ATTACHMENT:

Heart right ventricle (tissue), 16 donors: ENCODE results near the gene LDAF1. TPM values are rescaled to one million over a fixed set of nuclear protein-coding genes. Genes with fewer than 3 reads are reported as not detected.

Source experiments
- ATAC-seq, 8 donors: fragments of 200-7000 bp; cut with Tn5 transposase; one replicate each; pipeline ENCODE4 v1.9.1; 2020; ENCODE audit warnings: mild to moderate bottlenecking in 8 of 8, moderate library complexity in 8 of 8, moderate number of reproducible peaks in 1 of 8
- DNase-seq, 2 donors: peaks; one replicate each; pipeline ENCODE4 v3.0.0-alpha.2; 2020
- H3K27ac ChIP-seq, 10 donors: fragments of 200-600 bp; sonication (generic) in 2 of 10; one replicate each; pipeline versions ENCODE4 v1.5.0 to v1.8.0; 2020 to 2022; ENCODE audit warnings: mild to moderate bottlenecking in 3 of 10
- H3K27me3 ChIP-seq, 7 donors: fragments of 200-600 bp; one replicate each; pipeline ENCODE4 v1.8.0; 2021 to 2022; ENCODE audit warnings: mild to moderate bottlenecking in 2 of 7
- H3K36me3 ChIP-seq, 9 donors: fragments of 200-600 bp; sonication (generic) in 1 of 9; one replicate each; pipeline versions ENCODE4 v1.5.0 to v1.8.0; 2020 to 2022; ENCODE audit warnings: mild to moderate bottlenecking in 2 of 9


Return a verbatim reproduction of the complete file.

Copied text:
Heart right ventricle (tissue), 16 donors: ENCODE results near the gene LDAF1. TPM values are rescaled to one million over a fixed set of nuclear protein-coding genes. Genes with fewer than 3 reads are reported as not detected.

Source experiments
- ATAC-seq, 8 donors: fragments of 200-7000 bp; cut with Tn5 transposase; one replicate each; pipeline ENCODE4 v1.9.1; 2020; ENCODE audit warnings: mild to moderate bottlenecking in 8 of 8, moderate library complexity in 8 of 8, moderate number of reproducible peaks in 1 of 8
- DNase-seq, 2 donors: peaks; one replicate each; pipeline ENCODE4 v3.0.0-alpha.2; 2020
- H3K27ac ChIP-seq, 10 donors: fragments of 200-600 bp; sonication (generic) in 2 of 10; one replicate each; pipeline versions ENCODE4 v1.5.0 to v1.8.0; 2020 to 2022; ENCODE audit warnings: mild to moderate bottlenecking in 3 of 10
- H3K27me3 ChIP-seq, 7 donors: fragments of 200-600 bp; one replicate each; pipeline ENCODE4 v1.8.0; 2021 to 2022; ENCODE audit warnings: mild to moderate bottlenecking in 2 of 7
- H3K36me3 ChIP-seq, 9 donors: fragments of 200-600 bp; sonication (generic) in 1 of 9; one replicate each; pipeline versions ENCODE4 v1.5.0 to v1.8.0; 2020 to 2022; ENCODE audit warnings: mild to moderate bottlenecking in 2 of 9